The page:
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— Science

Material with new record melting point predicted

By - July 27, 2015 2 Pictures

New research predicts it is possible to create a material with a new record-setting melting point that would have a good chance of staying intact, even at the insane temperatures in places like the outer edges of Earth's core. Computer simulations run by a team from Brown University find that a precise combination of hafnium, nitrogen and carbon would have a melting point of 4,400 kelvin (7,460° F/4,127° C).

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— Science

BioP3 technology could be an alternative to bioprinting organs

By - December 22, 2014 2 Pictures
When we hear about projects that may someday make it possible to create internal organs on demand, they usually incorporate 3D bioprinting. This typically involves depositing successive layers of cell-seeded material one on top of another, to form the finished organ. While the technology definitely holds a lot of promise, a device known as the BioP3 could give it a run for its money. Read More
— Science

World's oldest computer may be older than previously thought

By - December 4, 2014 1 Picture
Since its discovery over a century ago, the Antikythera Mechanism has had scholars scratching their heads over how the Greeks managed to build a mechanical computer a hundred years before the birth of Christ and thousands of years before anything similar. But now things have become even stranger as researchers claim that it's over a hundred years older than previously believed and may have been built by a famous hand. Read More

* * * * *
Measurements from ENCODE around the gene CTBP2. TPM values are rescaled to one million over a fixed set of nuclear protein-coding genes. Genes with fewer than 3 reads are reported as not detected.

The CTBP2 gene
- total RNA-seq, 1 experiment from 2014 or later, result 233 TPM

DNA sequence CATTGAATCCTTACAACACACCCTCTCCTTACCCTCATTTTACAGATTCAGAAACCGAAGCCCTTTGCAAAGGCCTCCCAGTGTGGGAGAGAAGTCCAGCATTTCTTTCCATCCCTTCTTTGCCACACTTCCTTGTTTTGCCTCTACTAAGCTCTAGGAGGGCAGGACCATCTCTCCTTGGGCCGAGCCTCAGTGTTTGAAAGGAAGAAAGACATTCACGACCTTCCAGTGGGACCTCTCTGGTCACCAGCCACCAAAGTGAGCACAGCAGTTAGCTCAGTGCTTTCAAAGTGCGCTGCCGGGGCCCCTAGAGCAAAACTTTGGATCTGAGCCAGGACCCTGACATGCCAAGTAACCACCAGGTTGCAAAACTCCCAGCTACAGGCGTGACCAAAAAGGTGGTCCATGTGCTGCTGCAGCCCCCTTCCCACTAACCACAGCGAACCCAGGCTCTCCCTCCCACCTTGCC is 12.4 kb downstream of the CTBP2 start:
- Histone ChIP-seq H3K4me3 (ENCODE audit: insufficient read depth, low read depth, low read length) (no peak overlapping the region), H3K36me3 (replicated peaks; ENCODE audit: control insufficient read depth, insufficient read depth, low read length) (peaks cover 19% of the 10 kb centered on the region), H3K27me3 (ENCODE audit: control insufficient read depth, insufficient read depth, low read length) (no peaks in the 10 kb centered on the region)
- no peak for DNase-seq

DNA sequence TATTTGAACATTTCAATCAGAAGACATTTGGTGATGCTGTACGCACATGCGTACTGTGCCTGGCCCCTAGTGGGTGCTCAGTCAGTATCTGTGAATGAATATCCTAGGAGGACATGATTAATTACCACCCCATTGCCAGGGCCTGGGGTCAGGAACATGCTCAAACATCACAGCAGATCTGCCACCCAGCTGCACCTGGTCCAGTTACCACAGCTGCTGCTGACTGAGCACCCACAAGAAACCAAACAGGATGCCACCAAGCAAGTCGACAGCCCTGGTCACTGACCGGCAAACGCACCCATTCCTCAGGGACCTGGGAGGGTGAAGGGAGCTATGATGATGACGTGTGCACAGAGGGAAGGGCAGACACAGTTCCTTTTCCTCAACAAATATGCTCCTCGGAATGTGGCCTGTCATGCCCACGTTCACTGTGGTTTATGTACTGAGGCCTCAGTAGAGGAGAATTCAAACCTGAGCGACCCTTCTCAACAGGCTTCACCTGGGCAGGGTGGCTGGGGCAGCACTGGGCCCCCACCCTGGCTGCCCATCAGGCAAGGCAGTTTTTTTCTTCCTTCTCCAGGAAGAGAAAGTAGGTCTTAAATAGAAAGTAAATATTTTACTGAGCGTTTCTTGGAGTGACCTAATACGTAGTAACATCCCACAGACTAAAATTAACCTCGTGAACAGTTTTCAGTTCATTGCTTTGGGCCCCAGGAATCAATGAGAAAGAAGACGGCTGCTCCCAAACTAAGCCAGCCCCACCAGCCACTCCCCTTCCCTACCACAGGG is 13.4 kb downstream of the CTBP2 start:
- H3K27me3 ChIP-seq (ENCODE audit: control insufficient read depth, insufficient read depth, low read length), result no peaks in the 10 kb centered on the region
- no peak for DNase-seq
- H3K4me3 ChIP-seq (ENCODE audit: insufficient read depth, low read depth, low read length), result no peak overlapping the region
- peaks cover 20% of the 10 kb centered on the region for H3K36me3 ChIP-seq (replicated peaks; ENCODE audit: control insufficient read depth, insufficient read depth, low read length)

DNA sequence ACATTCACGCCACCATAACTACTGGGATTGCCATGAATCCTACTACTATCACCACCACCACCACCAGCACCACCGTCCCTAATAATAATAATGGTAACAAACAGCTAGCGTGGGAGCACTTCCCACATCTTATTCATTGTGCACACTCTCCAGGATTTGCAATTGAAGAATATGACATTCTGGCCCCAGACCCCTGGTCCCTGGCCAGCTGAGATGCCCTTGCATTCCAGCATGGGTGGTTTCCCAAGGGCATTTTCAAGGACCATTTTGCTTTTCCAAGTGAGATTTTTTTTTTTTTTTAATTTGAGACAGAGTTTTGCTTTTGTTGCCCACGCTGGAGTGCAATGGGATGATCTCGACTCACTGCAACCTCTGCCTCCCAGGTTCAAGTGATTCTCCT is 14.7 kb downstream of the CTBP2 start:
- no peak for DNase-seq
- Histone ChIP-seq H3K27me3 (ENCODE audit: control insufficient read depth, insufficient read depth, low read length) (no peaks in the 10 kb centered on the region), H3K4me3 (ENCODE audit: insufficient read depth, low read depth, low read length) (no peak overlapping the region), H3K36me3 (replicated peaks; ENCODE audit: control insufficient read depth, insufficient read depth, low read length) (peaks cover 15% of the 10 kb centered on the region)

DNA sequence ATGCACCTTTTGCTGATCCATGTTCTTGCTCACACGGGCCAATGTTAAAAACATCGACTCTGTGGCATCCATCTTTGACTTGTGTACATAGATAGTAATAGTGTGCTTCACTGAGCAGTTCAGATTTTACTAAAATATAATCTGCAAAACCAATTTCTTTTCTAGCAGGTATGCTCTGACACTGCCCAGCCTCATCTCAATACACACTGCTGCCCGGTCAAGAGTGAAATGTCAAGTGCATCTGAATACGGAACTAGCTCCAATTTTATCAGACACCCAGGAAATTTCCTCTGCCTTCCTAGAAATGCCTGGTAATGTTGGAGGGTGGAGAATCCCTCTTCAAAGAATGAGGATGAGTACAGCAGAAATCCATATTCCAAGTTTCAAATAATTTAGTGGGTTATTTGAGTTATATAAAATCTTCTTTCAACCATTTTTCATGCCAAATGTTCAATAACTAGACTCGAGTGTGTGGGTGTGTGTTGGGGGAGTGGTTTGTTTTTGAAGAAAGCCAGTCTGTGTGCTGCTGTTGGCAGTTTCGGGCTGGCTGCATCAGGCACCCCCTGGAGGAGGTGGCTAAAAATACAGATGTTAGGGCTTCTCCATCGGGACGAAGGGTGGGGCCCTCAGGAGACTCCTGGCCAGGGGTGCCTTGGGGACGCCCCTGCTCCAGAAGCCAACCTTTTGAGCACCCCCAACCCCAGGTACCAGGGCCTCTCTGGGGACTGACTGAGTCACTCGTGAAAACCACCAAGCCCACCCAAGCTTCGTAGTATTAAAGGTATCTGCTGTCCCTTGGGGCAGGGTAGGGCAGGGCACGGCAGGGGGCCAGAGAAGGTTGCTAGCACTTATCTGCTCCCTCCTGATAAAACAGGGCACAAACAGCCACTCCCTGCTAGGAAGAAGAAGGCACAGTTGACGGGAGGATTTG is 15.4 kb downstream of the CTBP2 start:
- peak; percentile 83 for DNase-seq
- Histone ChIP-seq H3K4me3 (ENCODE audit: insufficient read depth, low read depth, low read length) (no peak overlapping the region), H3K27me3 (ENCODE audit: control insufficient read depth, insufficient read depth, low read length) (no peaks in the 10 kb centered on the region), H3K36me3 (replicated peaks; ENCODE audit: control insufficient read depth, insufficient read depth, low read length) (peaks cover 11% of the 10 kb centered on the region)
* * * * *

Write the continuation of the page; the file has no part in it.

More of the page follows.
— Medical

Device for detecting glucose levels in saliva comes a step closer

By - June 18, 2014 1 Picture
Two years ago, we first heard about how scientists at Rhode Island's Brown University were developing a biochip for detecting very low concentrations of glucose in saliva. Such a device could make life much easier for diabetics, as it would save them from having to perform fingerprick blood tests. At the time, it was limited to detecting glucose in water. Now, however, it's able to do so within a mixture of water, salts and select enzymes – also known as artificial saliva. Read More
— Robotics

Scientists try to teach robots morality

By - May 13, 2014 1 Picture
A group of researchers from Tufts University, Brown University and the Rensselaer Polytechnic Institute are collaborating with the US Navy in a multi-year effort to explore how they might create robots endowed with their own sense of morality. If they are successful, they will create an artificial intelligence able to autonomously assess a difficult situation and then make complex ethical decisions that can override the rigid instructions it was given. Read More
— Health and Wellbeing

Scientists developing a baby cry analyzer

By - July 12, 2013 1 Picture
Although Homer Simpson’s brother’s Baby Translator may still only be a whimsical concept, Rhode Island scientists have developed something that could prove to be even more valuable. Researchers at Brown University teamed up with faculty at Women & Infants Hospital, to create a computer tool that may find use detecting neurological or developmental problems in infants, by analyzing their cries. Read More
— Science

Robotic bat wing reveals flight secrets of bats

By - March 4, 2013 2 Pictures
Recently, we've seen a robotic ostrich. Now, there’s a robot bat – or at least, part of one. Joseph Bahlman, a graduate student at Brown University, with the help of Professors Kenneth Breuer and Sharon Swartz, has developed a robotic bat wing that mimics the ligaments, skin and structural supports of the real thing. The purpose of the motorized plastic bat is to gain a better understanding of how bats are engineered and fly. Read More

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